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Microscopes are one of the most useful pieces of science equipment we have available today. The magnification power enables us to get a closer look at subjects we wouldn’t normally be able to see with our naked eye.

But you might wonder, “How can I calculate the magnification of a microscope?”

That’s a good question, as it will determine how much a subject is enlarged. Grab some pen and paper, and look below to learn how to do this effortlessly!

To find the magnification that has affected your microscope image, you’ll need to multiply the magnification power of your eyepiece (ocular lens) by the power of your objective lens. For example, if the ocular lens shows a 10X magnification and the objective shows a 20X magnification, the total magnification will be 200X (10 x 20 = 200).

The best way to find both of these numbers is to look at the inscriptions on the outside of each of these elements.

The eyepiece marking may vary depending on your microscope model, but you should see a label on the ocular lens that almost always says 10X. However, some may say as low as 5X or as high as 15X. You may need a calculator if your ocular lens shows a magnification other than 10X, as it will be a challenge to calculate the results off the top of your head—unless you’re a math genius!

On the objective lenses (this is the lens that is just above your sample or slide) there should also be a marking that says a magnification number, which differs on which objective lens you use. Keep in mind that there are a total of three or four objective lenses on most standard microscopes, so be sure to look at the one that is being used for viewing.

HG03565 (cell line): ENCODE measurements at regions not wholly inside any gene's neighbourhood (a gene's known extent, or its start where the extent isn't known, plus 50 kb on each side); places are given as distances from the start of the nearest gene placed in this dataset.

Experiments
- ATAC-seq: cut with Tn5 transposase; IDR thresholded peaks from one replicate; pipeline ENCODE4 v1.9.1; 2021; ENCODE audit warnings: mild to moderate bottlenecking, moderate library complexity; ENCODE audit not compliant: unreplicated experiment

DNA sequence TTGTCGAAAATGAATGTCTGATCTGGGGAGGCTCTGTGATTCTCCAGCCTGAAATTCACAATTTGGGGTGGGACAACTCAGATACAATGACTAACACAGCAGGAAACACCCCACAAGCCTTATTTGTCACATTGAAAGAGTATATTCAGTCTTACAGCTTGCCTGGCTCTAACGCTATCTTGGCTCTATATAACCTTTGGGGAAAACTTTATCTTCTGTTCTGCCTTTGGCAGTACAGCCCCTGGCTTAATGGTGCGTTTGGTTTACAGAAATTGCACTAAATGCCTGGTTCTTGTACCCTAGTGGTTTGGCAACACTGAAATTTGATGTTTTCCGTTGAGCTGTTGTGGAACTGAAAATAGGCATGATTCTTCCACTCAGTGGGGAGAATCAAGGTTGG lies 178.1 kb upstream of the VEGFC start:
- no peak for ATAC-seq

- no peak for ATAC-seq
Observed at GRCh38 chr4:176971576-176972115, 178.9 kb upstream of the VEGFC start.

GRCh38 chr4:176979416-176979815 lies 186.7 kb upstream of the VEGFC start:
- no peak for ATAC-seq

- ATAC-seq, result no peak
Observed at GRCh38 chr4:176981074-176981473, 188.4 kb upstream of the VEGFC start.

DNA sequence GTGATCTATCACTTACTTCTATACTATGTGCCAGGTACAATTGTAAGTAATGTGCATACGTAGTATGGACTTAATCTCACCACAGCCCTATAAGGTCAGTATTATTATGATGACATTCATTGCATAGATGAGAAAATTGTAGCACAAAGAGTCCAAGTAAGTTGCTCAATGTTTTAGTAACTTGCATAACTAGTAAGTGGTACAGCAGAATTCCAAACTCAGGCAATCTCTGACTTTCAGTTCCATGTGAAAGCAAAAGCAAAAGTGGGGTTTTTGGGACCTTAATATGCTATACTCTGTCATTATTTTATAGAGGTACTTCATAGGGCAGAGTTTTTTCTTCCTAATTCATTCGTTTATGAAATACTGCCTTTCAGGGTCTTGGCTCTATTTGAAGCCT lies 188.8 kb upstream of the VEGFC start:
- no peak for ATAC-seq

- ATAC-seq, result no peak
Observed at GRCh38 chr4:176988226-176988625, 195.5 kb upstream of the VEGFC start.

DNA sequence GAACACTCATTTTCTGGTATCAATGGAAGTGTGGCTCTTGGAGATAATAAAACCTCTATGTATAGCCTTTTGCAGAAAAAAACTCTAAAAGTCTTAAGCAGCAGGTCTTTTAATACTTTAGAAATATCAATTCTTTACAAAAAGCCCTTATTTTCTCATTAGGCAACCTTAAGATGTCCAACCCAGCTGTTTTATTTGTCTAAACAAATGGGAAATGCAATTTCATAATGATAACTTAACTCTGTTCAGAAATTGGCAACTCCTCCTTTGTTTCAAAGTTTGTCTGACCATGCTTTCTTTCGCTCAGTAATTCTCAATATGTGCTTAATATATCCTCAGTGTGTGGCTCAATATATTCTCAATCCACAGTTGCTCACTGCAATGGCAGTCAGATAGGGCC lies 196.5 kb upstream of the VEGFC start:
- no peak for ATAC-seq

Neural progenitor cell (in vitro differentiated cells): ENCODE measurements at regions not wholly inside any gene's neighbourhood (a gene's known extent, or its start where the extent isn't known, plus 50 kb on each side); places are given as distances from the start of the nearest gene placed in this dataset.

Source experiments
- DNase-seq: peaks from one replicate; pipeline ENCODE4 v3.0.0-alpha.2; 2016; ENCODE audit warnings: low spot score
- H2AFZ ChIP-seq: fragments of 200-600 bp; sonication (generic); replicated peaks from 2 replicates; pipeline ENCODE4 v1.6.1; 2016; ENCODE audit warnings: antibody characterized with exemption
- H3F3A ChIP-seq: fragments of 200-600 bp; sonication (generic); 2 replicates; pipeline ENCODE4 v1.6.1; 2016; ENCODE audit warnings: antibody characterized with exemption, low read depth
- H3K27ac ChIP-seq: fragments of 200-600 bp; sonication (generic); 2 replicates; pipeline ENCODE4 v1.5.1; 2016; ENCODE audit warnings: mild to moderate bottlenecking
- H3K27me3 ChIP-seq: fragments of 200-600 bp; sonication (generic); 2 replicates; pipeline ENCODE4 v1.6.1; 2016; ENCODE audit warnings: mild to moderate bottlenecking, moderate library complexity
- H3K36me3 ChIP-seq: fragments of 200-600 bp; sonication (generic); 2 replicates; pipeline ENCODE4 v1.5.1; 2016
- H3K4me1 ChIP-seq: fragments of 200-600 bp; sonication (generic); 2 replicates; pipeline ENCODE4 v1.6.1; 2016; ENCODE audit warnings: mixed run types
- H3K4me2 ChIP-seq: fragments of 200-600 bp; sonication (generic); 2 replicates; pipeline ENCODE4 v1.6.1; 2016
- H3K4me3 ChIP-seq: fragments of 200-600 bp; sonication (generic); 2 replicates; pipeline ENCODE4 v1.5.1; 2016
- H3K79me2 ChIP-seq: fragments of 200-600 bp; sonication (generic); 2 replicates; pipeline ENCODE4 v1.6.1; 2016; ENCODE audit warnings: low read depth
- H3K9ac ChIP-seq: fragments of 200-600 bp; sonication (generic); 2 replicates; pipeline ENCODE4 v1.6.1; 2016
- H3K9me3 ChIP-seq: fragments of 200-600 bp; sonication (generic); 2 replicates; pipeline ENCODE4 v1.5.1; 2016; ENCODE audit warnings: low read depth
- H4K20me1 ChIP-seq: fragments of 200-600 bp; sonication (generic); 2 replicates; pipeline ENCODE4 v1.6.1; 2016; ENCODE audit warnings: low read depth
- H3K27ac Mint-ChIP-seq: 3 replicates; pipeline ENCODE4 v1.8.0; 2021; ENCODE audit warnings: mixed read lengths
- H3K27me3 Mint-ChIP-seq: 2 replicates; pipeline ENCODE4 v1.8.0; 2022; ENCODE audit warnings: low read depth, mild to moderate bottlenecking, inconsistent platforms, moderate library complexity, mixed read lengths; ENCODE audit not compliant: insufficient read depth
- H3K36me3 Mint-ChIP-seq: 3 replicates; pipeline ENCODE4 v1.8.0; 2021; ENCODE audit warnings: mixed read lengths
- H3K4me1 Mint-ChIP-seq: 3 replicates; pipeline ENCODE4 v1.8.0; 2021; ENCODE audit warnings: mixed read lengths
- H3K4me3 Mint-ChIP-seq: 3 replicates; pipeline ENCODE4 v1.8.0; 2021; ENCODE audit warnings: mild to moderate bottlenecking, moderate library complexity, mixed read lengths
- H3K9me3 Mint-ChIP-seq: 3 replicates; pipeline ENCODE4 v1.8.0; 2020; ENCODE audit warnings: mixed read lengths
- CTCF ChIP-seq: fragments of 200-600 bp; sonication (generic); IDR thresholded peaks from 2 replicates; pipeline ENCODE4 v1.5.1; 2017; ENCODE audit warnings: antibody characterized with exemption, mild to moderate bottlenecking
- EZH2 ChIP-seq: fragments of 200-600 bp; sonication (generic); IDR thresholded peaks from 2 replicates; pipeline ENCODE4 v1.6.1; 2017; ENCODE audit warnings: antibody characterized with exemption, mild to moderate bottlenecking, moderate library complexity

Common numbers will be 4X, 10X, 20X, 40X, 60X, and 100X.

There are names given for each of the objective lenses; scanning (4X), low power (10X), high power (40X), and oil immersion (100X). The oil immersion lens may not be included, as it’s found in higher-end models. It’s possible to swap objective lenses out, but you will have to find compatible options that are the same tube diameter.

If you don’t want to do the math, you can probably find your total magnification by looking at our cheat sheet. This table shows the solutions to popular magnification formulas on microscopes.

4X | 10X | 20X | 40X | 60X | 100X | |

10X | 40X | 100X | 200X | 400X | 600X | 1000X |

15X | 60X | 150X | 300X | 600X | 900X | 1500X |

It’s uncommon for a microscope to exclude the magnification number on the eyepiece and objective lenses. Sometimes, wear and tear from transport can rub off the writing, especially if the eyepiece is made of low-quality materials. In this case, contact the manufacturer and let them know your microscope model number; they should be able to confirm these criteria. Still, proper storage and using safe transportation methods will be the most effective preventative measures you can perform.

Featured Image Credit: Alexander Raths, Shutterstock

Robert’s obsession with all things optical started early in life, when his optician father would bring home prototypes for Robert to play with. Nowadays, Robert is dedicated to helping others find the right optics for their needs. His hobbies include astronomy, astrophysics, and model building. Originally from Newark, NJ, he resides in Santa Fe, New Mexico, where the nighttime skies are filled with glittering stars.

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